I actually think we entered truly worrying tmes the moment Trump won the Republican nomination, let alone the presidency, and once again I'm afraid I must draw some very uncomfortable, and alarmingly precise, parallels with the not-so-distant past - yes, that one in particular.
I'm nearing the end of A Warning, by Anonymous, which is stuffed full of horrors. There are also many quite erudite passages that leave no room for doubt as to some of the historical situations where we've seen all of this kind of thing before, and here's one such passage that I recently came to in the book. (I have a feeling that I may be breaking copyright laws in quoting too long a passge - isn't it supposed to be 300 words max, or something? - but I like to think that Anonymous and his/her publishers would approve.)
Doesn't the following all sound horribly familiar, all through the Trump presidency and even way back into the campaign?
Why the Worst Get on Top
In the midst of the Second World War, Austrian intellectual Friedrich Hayek published The Road to Serfdom, describing how free societies descend into totalitarianism. Hayek’s tenth chapter, “Why the Worst Get on Top,” offered a description for how “the unscrupulous are likely to be more successful in a society tending toward totalitarianism.”
It’s not accurate to say Donald Trump is a dictator. Commentators who make such claims shouldn’t be taken seriously. However, it’s fair to say the president possesses clear authoritarian tendencies like very few presidents before him. Trump’s attempt to mimic the strongmen he admires has certainly led us to take steps down the road Hayek mentions.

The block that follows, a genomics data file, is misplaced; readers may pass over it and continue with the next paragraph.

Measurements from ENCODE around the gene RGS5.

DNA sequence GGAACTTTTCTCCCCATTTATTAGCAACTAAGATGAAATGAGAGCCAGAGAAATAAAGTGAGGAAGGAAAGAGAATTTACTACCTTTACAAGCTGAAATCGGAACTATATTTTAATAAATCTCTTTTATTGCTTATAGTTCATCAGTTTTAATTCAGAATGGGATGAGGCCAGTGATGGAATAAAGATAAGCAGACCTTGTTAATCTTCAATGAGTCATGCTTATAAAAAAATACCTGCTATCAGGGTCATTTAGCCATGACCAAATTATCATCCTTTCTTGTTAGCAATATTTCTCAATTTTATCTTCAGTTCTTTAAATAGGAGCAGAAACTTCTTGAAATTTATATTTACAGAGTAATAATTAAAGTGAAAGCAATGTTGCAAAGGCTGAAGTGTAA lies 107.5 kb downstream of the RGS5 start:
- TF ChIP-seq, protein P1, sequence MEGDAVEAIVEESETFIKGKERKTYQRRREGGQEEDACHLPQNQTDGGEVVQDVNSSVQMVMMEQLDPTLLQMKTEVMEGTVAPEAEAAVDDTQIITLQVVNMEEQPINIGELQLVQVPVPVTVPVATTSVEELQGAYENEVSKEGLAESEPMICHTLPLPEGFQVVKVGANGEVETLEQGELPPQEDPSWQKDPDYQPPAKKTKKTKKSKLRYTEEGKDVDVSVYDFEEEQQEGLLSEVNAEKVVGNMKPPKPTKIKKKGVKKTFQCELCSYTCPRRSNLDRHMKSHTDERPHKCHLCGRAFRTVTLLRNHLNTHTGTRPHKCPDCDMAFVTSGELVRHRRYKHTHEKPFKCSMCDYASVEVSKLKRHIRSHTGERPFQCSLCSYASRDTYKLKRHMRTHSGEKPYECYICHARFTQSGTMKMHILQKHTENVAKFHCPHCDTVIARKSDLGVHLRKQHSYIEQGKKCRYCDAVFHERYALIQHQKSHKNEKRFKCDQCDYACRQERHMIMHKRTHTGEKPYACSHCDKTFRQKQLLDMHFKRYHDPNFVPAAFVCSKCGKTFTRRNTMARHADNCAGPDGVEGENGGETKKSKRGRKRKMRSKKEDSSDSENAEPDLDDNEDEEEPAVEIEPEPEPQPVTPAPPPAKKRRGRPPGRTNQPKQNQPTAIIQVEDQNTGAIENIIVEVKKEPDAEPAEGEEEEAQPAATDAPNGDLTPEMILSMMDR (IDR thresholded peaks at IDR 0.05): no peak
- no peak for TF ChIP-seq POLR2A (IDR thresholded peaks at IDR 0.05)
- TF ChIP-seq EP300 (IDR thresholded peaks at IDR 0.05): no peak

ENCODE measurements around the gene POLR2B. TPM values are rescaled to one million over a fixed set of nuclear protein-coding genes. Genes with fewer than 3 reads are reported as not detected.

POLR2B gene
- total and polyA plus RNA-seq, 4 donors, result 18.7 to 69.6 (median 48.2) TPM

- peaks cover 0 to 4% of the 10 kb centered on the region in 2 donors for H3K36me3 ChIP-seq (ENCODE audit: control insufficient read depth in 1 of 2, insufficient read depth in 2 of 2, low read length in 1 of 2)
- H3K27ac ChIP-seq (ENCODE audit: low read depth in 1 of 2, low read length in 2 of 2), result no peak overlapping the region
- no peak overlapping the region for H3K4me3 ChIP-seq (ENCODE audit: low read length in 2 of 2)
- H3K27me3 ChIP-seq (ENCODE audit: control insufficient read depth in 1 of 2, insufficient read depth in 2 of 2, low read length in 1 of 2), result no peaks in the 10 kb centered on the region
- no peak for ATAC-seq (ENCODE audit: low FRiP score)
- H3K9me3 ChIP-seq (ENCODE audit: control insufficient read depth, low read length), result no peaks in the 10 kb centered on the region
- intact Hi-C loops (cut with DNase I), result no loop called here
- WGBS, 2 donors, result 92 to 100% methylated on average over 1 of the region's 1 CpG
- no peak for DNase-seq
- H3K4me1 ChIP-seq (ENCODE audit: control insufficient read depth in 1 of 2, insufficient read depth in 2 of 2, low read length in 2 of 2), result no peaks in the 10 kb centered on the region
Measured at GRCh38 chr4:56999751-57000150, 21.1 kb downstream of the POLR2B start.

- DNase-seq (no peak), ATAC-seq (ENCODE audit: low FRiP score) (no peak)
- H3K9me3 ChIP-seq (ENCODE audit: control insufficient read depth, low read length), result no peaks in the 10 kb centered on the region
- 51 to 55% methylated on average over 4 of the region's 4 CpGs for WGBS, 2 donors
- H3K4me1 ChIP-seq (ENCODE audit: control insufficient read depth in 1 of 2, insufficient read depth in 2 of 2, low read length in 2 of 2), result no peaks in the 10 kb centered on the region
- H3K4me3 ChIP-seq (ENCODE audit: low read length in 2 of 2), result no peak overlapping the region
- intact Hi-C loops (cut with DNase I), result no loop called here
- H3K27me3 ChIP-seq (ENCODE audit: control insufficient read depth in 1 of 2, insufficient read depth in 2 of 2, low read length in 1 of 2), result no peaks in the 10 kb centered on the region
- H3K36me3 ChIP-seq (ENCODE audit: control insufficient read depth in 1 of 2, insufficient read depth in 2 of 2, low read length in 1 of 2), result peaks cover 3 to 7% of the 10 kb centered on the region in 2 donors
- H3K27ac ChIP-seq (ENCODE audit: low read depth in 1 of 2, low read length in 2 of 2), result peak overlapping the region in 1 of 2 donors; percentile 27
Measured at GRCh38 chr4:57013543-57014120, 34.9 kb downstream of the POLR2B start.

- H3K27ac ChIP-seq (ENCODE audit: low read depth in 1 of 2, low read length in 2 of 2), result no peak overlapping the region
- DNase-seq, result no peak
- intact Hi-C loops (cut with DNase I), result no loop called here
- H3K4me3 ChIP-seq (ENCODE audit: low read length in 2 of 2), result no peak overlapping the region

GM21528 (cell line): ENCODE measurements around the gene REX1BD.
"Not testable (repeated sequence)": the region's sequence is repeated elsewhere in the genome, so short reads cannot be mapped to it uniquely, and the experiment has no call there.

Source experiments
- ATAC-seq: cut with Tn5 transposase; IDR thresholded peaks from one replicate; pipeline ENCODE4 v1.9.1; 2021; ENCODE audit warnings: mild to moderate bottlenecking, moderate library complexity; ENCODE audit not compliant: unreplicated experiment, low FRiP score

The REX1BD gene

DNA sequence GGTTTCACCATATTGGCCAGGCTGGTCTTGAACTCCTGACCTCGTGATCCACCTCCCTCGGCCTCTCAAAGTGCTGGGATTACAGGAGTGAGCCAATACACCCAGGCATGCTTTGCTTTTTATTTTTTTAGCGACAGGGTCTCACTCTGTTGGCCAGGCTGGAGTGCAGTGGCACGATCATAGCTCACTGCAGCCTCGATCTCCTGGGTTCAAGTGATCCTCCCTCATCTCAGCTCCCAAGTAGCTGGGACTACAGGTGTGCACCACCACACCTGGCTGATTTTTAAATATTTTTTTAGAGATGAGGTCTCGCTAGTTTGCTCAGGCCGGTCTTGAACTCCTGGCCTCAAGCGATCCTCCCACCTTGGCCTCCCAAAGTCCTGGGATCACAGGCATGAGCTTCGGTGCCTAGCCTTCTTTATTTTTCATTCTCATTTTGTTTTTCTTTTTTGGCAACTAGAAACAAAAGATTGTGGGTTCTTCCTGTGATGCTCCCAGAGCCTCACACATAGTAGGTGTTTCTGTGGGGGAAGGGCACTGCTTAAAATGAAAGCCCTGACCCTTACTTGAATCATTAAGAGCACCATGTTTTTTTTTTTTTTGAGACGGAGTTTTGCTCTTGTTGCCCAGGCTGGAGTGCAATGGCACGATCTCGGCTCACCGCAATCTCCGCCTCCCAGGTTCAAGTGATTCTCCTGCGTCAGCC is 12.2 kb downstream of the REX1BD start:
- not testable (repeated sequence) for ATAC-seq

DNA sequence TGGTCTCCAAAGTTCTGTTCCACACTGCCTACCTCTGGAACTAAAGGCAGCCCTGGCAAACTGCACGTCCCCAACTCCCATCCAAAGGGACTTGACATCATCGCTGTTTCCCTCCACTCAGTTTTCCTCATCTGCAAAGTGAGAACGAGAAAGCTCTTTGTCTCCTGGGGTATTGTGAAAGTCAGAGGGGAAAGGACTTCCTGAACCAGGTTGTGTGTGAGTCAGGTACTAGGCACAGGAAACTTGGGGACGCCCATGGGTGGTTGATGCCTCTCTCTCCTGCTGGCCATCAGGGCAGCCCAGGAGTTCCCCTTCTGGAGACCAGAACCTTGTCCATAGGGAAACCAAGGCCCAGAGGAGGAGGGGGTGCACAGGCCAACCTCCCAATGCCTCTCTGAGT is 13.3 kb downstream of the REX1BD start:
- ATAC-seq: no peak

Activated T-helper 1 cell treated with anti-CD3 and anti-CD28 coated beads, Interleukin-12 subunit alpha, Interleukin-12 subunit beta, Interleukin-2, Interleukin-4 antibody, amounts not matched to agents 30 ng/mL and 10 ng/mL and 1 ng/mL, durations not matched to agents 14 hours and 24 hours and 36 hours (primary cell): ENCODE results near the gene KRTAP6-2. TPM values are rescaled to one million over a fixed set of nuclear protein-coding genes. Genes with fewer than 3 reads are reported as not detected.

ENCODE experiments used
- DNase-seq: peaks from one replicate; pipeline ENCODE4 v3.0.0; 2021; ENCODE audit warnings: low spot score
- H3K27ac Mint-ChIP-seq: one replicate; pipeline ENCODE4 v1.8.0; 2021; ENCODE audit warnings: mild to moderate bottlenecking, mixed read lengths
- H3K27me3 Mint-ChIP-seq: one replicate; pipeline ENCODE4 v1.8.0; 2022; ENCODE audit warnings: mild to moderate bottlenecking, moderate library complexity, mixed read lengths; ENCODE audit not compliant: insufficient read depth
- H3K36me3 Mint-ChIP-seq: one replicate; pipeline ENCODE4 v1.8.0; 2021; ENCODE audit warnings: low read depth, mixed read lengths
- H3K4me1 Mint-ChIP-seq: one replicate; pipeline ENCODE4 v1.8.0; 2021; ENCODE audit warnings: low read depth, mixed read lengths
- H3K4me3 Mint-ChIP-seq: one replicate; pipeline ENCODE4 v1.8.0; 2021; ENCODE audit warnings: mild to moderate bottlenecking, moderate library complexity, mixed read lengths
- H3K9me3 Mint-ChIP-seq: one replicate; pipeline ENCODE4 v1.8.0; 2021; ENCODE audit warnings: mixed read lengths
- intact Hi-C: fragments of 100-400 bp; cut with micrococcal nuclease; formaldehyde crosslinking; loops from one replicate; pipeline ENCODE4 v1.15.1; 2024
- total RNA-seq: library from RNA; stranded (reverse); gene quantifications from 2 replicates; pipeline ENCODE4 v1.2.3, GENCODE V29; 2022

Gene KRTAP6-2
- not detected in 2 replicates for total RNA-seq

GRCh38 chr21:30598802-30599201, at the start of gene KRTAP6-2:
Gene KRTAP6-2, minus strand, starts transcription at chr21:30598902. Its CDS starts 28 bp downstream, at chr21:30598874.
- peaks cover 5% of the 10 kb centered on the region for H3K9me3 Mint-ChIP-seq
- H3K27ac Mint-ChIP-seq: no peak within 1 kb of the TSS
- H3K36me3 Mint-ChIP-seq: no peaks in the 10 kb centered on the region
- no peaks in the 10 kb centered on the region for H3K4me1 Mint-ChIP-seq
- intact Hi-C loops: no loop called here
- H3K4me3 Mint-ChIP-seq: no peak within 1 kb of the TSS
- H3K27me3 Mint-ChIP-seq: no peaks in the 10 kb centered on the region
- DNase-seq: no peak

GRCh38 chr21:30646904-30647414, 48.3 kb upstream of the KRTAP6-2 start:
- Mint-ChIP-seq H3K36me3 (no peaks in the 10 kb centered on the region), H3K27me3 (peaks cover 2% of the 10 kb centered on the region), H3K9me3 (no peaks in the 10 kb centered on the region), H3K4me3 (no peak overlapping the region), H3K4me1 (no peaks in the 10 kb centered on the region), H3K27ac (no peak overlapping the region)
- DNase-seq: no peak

The Austrian thinker listed three main reasons why, over time, an authoritarian personality is likely to be surrounded not by the best “but rather by the worst elements of any society.” President Trump’s inner circle has increasingly checked each of those boxes.
First, Hayek explained, an autocrat needs a group with questionable morals. The cohort will also tend to be undereducated. “If we wish to find a high degree of uniformity in outlook, we have to descend to the regions of lower moral and intellectual standards where the more primitive instincts prevail.” Check.
Second, the autocrat must expand the size of the subservient group. He “must gain the support of the docile and gullible, who have no strong convictions of their own but are ready to accept a ready-made system of values if it is only drummed into their ears sufficiently loudly and frequently.” Check.
Finally, Hayek said, authoritarian types need to weld the group together by appealing to their basic human weaknesses. “It seems to be easier for people to agree on a negative program—on the hatred of an enemy, on the envy of the better off—than on any positive task. The contrast between the ‘we’ and the ‘they’ is consequently always employed by those who seek the allegiance of huge masses.” Check.
The end result is the core team will be faithful in implementing the leader’s policies. “To be a useful assistant in the running of a totalitarian state,” Hayek wrote, “it is not enough that a man should be prepared to accept specious justification of vile deeds.” He must be prepared to carry them out. “Since it is the supreme leader who alone determines the ends, his instruments must have no moral convictions of their own. They must, above all, be unreservedly committed to the person of the leader.” Ultimately, their willingness to act in ways they know are wrong becomes their route to a promotion.